Starting deck:

Players build their starting deck using the chosen class with a limit of one copy of each card. The available card sets are Classic & Basic, Curse of Naxxramas, One Night in Karazhan, and Scholomance Academy. Starting decks are 16 cards, including the one starting treasure card featured above. 

It’s Time to:

Duel! Players start with 20 health each on the first duel, so be careful! Fatigue is also a very real concern, especially for slower decks that draw a lot of cards. Consider this when building your starter deck. Including a reliable win condition into your starting deck can help you get past this initial round more consistently.

The Run:

In between rounds, players choose rewards, ranging from new treasures to additional cards. For example, after each round, players choose from three options, including three cards. In addition to this, players choose from an additional treasure or passive effect every couple of rounds.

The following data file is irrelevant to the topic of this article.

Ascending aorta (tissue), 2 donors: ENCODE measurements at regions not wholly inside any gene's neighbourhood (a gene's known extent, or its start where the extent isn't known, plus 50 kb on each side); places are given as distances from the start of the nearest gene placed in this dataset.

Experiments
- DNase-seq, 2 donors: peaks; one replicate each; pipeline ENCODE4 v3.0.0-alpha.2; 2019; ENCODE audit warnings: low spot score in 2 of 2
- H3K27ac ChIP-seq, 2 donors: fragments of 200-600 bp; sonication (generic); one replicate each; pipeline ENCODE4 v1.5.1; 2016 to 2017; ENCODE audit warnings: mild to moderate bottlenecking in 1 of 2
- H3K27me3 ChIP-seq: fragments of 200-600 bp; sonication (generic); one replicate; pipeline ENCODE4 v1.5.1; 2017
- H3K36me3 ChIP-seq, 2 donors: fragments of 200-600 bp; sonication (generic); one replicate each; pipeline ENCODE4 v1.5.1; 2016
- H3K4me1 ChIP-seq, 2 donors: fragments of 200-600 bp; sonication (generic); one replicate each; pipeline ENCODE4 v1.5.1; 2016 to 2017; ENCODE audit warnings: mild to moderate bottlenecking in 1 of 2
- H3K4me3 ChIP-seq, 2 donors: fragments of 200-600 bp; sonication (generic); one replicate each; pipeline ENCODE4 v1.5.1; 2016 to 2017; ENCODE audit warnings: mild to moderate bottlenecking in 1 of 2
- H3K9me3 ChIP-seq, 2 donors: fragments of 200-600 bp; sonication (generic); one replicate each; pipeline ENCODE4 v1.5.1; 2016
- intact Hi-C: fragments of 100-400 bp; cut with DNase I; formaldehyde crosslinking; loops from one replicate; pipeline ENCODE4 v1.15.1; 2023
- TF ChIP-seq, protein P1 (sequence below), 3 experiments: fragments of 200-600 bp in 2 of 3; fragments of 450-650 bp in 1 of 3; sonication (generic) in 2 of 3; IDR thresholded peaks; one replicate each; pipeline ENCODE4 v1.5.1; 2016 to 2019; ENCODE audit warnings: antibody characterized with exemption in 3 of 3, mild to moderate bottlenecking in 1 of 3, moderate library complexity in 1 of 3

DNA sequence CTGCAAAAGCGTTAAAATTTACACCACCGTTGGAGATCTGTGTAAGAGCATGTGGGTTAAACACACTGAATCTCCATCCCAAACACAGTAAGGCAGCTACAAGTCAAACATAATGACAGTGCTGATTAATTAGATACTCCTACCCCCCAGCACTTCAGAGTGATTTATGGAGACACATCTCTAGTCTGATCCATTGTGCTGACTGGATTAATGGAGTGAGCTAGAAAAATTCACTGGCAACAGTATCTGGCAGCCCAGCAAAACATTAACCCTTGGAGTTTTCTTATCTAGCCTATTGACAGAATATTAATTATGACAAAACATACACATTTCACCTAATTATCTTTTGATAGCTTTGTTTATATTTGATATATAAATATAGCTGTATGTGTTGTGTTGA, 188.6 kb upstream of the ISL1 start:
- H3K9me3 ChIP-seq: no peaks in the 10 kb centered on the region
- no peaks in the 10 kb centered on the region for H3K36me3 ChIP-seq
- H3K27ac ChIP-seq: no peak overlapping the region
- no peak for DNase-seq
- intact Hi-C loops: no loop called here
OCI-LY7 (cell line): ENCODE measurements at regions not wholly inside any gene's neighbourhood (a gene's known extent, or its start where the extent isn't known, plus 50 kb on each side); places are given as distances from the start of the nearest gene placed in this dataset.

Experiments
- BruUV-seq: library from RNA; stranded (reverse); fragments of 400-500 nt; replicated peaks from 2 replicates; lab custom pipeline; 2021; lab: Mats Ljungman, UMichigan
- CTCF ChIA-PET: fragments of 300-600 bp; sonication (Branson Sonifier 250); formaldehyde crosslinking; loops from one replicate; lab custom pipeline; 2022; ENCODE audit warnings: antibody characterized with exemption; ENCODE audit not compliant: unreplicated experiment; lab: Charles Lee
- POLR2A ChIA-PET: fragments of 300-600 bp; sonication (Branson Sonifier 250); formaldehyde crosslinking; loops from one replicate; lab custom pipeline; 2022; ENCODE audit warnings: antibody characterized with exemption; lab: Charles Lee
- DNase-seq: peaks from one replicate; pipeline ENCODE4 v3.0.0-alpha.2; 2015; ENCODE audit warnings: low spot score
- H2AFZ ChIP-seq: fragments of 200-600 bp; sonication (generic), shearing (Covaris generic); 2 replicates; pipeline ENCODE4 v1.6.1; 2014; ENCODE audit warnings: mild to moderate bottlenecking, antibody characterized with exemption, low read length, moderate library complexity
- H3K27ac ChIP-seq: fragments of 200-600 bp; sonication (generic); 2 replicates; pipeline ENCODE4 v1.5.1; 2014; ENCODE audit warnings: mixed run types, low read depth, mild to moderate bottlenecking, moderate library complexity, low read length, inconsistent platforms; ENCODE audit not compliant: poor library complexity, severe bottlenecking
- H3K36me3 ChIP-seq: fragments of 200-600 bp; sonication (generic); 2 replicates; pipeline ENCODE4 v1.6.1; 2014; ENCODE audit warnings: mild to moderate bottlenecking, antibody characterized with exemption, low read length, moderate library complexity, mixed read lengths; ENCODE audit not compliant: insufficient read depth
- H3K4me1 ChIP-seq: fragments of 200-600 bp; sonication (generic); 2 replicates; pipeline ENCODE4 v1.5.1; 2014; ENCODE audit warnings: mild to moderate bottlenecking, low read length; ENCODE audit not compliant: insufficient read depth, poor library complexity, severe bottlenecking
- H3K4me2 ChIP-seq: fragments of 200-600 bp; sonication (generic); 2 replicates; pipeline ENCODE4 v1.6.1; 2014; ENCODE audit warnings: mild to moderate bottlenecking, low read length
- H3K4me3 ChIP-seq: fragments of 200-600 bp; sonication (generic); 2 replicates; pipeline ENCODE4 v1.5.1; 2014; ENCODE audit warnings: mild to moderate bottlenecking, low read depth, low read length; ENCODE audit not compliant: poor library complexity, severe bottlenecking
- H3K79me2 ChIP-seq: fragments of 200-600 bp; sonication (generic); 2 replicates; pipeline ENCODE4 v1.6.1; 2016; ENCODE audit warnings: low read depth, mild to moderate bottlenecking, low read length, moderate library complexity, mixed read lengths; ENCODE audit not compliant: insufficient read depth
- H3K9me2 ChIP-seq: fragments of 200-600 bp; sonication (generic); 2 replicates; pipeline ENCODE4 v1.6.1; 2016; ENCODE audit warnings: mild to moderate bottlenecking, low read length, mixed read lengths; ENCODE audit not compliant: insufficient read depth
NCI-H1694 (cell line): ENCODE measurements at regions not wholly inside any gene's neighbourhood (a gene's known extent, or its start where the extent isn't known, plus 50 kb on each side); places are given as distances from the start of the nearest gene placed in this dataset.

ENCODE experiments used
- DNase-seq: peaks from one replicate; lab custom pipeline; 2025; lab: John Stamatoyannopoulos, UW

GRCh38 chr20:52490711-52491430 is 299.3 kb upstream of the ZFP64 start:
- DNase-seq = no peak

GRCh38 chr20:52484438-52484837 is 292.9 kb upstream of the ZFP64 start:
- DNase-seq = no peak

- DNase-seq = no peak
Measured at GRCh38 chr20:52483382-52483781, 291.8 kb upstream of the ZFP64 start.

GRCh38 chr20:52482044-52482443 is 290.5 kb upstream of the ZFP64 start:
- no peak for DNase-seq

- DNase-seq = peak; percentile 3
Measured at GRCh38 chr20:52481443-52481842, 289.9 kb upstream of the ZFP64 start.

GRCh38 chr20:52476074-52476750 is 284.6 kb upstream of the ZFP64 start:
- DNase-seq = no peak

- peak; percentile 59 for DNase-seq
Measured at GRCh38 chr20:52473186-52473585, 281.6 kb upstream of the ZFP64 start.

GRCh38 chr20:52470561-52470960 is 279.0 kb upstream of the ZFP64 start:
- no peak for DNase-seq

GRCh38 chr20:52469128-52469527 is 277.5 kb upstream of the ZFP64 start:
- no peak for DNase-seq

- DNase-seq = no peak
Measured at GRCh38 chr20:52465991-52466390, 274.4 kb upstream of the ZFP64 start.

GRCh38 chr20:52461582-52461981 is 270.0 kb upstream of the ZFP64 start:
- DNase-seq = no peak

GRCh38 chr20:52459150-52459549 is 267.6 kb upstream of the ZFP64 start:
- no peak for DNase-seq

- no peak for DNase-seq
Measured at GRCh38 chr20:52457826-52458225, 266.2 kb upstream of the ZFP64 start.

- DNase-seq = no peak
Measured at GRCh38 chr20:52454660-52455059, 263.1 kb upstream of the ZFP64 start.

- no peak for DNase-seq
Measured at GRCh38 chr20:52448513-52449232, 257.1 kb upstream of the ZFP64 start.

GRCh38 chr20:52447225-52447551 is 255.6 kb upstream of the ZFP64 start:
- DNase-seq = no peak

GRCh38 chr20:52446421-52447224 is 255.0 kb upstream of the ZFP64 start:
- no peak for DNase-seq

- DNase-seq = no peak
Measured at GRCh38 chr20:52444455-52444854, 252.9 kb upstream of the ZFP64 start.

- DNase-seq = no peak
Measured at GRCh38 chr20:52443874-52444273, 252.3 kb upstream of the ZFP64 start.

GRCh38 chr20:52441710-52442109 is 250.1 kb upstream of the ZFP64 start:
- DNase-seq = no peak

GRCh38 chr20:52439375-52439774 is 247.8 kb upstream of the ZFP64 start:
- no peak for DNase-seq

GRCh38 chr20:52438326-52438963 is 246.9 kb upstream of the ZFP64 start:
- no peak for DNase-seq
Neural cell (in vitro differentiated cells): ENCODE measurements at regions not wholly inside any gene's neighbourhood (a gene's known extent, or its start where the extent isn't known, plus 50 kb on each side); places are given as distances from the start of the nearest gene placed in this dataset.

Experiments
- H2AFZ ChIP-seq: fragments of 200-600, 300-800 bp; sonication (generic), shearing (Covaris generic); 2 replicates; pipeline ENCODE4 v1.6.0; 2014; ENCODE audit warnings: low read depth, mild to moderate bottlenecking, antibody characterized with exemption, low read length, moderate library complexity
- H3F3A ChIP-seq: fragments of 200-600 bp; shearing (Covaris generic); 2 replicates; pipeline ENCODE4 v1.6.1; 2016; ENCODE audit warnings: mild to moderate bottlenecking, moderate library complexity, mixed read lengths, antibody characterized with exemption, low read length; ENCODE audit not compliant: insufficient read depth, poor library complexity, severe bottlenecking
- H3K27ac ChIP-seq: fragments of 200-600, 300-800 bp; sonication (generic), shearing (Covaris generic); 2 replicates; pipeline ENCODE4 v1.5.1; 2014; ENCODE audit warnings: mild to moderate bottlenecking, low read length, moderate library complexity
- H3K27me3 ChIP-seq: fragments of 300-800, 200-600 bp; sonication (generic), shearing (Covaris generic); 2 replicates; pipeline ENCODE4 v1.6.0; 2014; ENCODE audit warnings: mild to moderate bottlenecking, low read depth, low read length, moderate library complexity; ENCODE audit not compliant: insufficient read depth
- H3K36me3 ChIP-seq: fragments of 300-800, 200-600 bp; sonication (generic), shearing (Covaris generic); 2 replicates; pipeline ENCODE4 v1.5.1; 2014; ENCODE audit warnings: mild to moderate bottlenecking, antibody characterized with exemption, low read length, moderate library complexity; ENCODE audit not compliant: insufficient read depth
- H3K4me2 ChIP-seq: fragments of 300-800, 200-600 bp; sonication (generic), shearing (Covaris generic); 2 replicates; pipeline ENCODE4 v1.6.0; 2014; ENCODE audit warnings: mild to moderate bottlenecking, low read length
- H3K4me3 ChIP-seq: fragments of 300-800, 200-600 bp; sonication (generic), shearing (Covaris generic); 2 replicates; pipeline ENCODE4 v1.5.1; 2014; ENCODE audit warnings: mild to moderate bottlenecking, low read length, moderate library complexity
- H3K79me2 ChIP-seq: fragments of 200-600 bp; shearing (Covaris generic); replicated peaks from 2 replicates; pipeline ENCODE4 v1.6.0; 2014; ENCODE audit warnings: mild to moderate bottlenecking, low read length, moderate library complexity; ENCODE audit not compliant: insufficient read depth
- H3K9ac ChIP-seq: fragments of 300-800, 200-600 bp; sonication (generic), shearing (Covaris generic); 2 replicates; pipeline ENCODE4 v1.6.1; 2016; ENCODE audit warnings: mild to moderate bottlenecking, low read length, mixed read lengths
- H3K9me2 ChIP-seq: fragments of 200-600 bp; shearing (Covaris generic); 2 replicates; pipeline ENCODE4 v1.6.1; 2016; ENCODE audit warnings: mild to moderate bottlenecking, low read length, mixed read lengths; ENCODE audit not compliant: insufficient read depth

Cards from throughout Hearthstone’s history comprise these buckets (unlike the starting deck), which are cultivated specifically to offer support for various strategies. Starting life totals also increase as you progress, so keep that in mind when choosing threats. 

Three strikes and you are out in Hearthstone duels, identical to the 12 max wins, three max loss model from the Arena mode. We only have the free casual (normal) duels in early access, but the Heroic option will soon be released. 

Players are assigned a rating specific to both formats, a Normal rating, and a separate Heroic rating. Casual duels are free entry and offer no direct rewards. Heroic duels will be exactly like Arena, with identical entry and rewards structure.

With so many different sets, treasures, hero powers, the long term future of Hearthstone Duels looks very promising. The format should always be fresh!

Big things are happening in the Tavern! I think 2020 will go down as Hearthstone’s best year to date! What do you think? Let us know in the comments below! For additional information on accessing Hearthstone Duels, check out our guide here.